Tough talks on two fronts

PM braces for re­turn of troika, meet­ing with coali­tion part­ners as Juncker vis­its

Kathimerini English - - Front Page -

Prime Min­is­ter An­to­nis Sa­ma­ras faces tough ne­go­ti­a­tions on two fronts this week as troika mis­sion chiefs re­turn to Athens to­mor­row for a new au­dit as his coali­tion part­ners press for changes within the shaky ad­min­is­tra­tion.

Ahead of to­mor­row’s sched­uled ar­rival of the troika en­voys, Sa­ma­ras will have the chance to catch up with Lux­em­bourg Prime Min­is­ter and for­mer Eurogroup chief Jean-Claude Juncker who is due in Athens to­day for a two-day visit. Juncker, who de­scribed Sa­ma­ras as “a brother” in com­ments to the Ger­man Stock Ex­change’s news web­site last week, and hailed the Greek pre­mier for do­ing an “ex­cel­lent job” with re­forms, con­demned the Euro­pean Com­mis­sion for its forecasts on the Greek cri­sis over the week­end, not­ing that they had “no link with re­al­ity.” His com­ments came amid spec­u­la­tion fu­eled by an In­ter­na­tional Mone­tary Fund re­port ad­mit­ting to se­ri­ous er­rors in Greece’s first for­eign bailout, signed in 2010 by then Prime Min­is­ter Ge­orge Pa­pan­dreou.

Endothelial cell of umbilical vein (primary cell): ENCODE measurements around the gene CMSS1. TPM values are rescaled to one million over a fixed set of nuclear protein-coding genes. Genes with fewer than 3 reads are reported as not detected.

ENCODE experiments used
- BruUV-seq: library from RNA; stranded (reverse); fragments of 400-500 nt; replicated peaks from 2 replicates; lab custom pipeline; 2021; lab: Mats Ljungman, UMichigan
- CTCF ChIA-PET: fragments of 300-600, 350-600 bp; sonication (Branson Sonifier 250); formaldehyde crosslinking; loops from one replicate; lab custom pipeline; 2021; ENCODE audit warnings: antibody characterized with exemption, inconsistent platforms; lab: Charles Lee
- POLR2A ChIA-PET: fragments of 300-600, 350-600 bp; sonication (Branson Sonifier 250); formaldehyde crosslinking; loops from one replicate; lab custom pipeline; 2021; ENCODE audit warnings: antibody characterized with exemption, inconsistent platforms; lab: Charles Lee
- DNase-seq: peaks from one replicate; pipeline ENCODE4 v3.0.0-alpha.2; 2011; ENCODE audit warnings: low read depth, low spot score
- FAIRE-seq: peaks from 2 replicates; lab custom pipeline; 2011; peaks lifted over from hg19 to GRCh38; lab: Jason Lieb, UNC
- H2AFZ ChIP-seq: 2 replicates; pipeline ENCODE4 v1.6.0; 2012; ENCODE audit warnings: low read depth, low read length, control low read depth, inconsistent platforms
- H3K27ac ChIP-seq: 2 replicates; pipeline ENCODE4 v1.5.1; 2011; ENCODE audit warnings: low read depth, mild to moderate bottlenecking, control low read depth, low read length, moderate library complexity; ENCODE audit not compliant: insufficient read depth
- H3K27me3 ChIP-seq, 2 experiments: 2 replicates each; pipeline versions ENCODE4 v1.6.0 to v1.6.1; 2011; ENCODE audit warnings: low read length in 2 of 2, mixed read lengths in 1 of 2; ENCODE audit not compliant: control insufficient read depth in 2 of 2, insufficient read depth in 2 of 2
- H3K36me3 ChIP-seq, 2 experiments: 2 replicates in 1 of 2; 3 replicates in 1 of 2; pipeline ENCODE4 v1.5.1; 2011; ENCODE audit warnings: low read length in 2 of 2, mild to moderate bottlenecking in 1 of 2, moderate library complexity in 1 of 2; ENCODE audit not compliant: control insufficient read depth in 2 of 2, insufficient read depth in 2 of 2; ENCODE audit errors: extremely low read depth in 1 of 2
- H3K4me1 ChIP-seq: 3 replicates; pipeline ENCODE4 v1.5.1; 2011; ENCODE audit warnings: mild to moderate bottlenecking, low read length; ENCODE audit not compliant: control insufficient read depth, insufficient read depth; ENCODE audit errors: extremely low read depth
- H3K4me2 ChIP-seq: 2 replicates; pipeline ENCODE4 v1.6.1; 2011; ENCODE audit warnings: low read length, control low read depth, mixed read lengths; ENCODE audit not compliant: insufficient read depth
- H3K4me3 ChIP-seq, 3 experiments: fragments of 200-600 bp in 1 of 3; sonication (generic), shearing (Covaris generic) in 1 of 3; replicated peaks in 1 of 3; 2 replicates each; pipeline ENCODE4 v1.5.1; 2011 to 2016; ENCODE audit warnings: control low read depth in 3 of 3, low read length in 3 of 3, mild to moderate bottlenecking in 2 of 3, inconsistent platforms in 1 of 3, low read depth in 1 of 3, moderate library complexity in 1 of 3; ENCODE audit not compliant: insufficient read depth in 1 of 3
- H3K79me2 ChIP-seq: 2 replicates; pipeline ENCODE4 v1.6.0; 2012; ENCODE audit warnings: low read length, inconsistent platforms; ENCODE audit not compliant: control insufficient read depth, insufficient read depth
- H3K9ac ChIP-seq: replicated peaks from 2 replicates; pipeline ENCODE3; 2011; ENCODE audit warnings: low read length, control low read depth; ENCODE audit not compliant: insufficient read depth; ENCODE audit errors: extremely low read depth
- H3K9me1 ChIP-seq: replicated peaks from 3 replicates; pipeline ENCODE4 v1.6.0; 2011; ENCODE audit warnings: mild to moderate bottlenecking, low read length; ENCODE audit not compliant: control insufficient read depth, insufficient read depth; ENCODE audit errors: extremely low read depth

In com­ments to Skai over the week­end, Greece’s for­mer rep­re­sen­ta­tive to the IMF, Panayi­o­tis Roume­li­o­tis, blamed Pa­pan­dreou’s ad­min­is­tra­tion for fail­ing to de­mand a hair­cut on Greece’s huge debt from the out­set. “The Eu­ro­peans were un­be­liev­ably slow in tak­ing de­ci­sions but we did not rise to the oc­ca­sion ei­ther; we did not seek a re­duc­tion of Greece’s debt,” he said.

Ac­cord­ing to sources in Athens and Brus­sels alike, the IMF’s re­port is less of a “mea culpa” than an at­tempt to put pres­sure on eu­ro­zone lead­ers to ac­cept a hair­cut on loans to Greece.

The prospects for a hair­cut are not of­fi­cially on the agenda of talks be­tween Fi­nance Min­is­ter Yan­nis Stournaras and troika en­voys. The talks are ex­pected to fo­cus on progress in re­form ef­forts – chiefly the stream­lin­ing of the civil ser­vice and an over­haul of the tax sys­tem – as well as an an­tic­i­pated fund­ing gap of 4.6 bil­lion eu­ros for 2014 and what mea­sures will be taken to plug it.

Along­side the troika talks, Sa­ma­ras is ex­pected to meet with his coali­tion part­ners who are likely to press for changes to the ad­min­is­tra­tion’s pol­icy pro­gram. The prospects for a reshuf­fle are likely to be dis­cussed, though Sa­ma­ras is re­port­edly keen to put off changes un­til the fall as min­is­ters still have re­forms to push through.

Newspapers in English

Newspapers from Greece

© PressReader. All rights reserved.